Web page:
The Mi Watch Revolve is a great choice for anyone who's starting to take fitness more seriously and wants to move past the usual fitness bands. The Mi Watch Revovles uses industry-leading algorithms from FirstBeat Motion, allowing it to deliver incredibly accurate heart rate tracking and consequently, even correct VO2 Max numbers. Thanks to the built-in GPS, you can go on your rides or runs without having to take your smartphone with you. As such, the watch also offers fairly accurate GPS tracking, so you don't need to really worry. The only area where we felt that the otherwise perfect Mi Watch Revolve faltered was sleep tracking. Over the course of our testing, the watch only recorded one night's sleep and that too only a small fraction of it. If sleep tracking isn't critical for you, then the Mi Watch Revolve is a great place to start your fitness journey.
The Mi Watch Revolve is all about taking big swings at big names like FitBit, Garmin and other Android Wear devices. The Mi Watch Revolve isn’t about throwing every possible feature at you, but it does bring the most essential features to the table, along with a few extra that make the watch feel like a really solid value for money proposition. While it's nice to have features and specs to talk about, they’re no good if the watch can’t do what it's advertised to do, which is exactly what we went out and tested.
There are a number of things to take note of when it comes to the Mi Watch Revolve. First and foremost, it has a 1.39-inch AMOLED display with a peak brightness of 450 nits. This is to make the content on the screen visible even in harsh daylight, and this feature works just as advertised. The sensors on-board are the usual suspects like a three-axis acceleration sensor, geomagnetic sensor, an ambient light sensor, but most importantly, a PPG heart rate sensor. The heart rate sensor might not sound super exciting, but things become very lucrative when you add to this FirstBeat Motion algorithms. FirstBeat is the company whose algorithms power many renowned wearables, including most of Garmin’s devices. The Mi Watch Revolve uses a number of FirstBeat Motion’s algorithms that allow the watch to calculate things such as VO2-Max, stress levels, energy levels and even better sleep tracking.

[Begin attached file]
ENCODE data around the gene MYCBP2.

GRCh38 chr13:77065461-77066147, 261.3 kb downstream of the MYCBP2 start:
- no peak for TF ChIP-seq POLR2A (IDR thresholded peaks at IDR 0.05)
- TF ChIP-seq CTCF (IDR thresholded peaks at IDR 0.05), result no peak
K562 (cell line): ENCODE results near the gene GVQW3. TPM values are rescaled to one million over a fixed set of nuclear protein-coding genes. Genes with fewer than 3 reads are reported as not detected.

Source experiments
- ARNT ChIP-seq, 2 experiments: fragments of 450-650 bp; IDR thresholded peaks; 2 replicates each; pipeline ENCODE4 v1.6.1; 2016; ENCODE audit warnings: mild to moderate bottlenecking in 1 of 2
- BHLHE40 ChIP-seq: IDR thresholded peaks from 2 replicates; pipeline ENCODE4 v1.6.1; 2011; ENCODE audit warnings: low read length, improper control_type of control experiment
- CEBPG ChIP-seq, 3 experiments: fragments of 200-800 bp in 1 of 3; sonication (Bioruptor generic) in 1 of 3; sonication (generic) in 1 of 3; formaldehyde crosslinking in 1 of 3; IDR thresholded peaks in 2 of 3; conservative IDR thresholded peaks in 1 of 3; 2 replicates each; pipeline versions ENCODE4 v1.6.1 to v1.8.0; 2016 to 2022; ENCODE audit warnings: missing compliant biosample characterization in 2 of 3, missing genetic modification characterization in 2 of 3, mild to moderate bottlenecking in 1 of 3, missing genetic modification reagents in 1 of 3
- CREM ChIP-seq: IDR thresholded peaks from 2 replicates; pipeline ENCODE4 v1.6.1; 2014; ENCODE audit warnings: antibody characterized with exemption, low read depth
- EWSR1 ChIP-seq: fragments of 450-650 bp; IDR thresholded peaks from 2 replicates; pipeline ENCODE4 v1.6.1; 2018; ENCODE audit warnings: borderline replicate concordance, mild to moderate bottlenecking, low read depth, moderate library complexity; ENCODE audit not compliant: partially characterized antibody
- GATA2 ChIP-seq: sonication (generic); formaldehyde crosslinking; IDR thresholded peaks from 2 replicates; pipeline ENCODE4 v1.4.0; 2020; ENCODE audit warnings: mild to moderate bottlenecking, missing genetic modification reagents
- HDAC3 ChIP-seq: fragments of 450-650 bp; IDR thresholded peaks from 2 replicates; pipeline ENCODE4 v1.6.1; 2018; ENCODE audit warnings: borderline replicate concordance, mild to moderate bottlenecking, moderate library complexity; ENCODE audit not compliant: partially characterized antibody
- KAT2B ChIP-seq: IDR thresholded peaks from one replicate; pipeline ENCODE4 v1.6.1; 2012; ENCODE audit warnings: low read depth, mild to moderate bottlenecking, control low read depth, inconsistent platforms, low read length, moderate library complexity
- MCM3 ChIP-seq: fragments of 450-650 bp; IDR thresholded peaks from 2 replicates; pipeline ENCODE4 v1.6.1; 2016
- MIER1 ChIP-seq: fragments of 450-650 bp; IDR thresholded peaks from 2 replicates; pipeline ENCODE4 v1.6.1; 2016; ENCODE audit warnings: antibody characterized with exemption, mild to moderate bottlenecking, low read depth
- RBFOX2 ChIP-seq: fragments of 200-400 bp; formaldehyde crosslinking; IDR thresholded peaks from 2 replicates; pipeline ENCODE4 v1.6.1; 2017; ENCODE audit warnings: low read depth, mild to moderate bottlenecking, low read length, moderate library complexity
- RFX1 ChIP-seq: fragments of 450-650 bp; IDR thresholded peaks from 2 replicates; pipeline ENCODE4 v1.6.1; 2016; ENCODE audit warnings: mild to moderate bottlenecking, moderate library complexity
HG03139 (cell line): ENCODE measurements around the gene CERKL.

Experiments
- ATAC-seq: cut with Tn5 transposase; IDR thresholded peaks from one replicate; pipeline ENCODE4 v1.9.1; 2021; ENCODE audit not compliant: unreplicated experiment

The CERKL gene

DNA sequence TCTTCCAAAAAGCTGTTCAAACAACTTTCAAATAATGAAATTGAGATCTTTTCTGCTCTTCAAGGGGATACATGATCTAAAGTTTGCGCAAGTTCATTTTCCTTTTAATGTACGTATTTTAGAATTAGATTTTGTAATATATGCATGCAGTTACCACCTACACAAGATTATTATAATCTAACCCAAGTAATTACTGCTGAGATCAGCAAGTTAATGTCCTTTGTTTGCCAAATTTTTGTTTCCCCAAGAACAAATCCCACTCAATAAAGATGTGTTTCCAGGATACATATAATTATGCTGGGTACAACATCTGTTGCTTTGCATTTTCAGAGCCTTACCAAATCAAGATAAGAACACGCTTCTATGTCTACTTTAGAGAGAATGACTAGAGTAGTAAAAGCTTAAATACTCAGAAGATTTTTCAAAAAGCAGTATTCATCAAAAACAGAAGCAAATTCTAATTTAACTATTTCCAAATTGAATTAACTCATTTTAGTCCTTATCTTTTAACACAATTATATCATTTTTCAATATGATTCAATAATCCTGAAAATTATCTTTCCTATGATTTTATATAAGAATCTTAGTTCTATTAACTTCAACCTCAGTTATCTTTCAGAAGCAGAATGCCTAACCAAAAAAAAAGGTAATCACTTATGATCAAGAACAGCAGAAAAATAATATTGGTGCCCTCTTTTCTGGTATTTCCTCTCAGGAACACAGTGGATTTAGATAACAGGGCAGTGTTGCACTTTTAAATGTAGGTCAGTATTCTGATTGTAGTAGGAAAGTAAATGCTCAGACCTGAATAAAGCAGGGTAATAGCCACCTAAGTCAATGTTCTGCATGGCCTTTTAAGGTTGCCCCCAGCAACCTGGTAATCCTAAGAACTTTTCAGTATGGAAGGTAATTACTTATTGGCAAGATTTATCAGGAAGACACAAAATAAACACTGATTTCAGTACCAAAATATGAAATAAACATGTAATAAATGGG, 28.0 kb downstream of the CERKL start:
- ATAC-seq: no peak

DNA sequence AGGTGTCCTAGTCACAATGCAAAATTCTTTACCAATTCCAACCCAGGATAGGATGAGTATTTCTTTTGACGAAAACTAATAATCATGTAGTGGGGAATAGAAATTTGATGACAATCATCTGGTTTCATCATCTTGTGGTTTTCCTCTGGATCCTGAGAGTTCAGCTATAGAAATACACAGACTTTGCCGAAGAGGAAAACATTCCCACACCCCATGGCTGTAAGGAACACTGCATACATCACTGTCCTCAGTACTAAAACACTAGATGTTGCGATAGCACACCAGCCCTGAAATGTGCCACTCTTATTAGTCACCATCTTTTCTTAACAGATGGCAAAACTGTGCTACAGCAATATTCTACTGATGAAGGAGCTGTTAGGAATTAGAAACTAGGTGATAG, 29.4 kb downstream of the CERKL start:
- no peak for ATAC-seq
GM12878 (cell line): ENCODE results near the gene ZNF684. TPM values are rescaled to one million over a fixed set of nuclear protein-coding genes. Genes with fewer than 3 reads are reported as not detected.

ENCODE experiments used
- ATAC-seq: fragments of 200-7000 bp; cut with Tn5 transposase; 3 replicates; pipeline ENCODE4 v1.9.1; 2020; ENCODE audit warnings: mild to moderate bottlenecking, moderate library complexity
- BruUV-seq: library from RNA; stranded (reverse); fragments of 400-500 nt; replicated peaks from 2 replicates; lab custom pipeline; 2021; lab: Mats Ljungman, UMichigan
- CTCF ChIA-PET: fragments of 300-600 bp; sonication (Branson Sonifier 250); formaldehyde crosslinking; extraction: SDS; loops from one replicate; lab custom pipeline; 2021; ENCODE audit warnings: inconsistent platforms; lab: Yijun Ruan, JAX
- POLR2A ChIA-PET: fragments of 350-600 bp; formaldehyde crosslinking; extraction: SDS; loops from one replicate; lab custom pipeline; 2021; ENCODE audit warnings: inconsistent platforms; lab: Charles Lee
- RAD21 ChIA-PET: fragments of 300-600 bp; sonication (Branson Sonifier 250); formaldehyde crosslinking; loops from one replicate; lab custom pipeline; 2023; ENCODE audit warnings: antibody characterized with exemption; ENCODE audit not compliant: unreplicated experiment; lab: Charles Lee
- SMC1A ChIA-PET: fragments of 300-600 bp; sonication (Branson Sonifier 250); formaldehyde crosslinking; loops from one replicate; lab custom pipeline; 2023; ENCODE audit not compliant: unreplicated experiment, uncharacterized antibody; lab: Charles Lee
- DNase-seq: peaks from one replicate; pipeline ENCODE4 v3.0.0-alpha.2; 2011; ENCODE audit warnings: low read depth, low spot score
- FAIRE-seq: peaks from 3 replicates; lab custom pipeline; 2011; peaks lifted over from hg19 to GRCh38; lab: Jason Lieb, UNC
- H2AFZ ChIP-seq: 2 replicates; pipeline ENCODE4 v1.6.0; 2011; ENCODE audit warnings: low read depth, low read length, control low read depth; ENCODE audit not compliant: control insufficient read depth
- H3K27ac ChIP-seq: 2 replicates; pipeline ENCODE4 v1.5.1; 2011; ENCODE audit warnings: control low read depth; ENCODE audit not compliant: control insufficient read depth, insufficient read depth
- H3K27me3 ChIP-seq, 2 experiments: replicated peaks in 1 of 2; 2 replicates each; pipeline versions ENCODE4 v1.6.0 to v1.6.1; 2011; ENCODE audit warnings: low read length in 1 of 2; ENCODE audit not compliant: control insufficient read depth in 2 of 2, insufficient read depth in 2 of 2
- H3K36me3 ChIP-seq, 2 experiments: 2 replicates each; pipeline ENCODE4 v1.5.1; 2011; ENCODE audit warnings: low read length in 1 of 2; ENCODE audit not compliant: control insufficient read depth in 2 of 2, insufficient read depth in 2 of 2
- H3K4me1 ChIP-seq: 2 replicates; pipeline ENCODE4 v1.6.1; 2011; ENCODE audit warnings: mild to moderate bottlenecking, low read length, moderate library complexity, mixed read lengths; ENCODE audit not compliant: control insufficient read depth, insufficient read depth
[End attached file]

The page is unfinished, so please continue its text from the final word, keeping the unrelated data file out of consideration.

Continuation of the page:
The Mi Watch Revolve tracks six key activities; all day heart-rate tracking, VO2-Max, Body Energy monitoring, stress monitoring and everyone’s favourite, step counting. Within the work-out segment, the Mi Watch Revolve tracks 10 different kinds of sports. Unlike the Huawei Watch GT2e which tracks more activities you can engage in one lifetime, the Revolve offers ten of the most popular. You can track your runs (indoor or outdoor or on the treadmill), your bike rides, hikes, swims, and even indoor exercises.
I used the Mi Watch Revolve on my left wrist for a lengthy period of time and had my trusty Garmin Instinct on the other. Both watches were tracking my heart rate and other activities throughout the day which included several 5 Km walks, 10 Km bike rides and various flights of stairs. At the end of the day, the Mi Watch Revolve reported a resting heart rate of 92bpm while the Garmin has my resting heart rate pegged at 86bpm. The variance is well within the margin of error, leading me to believe that the Mi Watch Revolve is pretty decent at its all day tracking capabilities.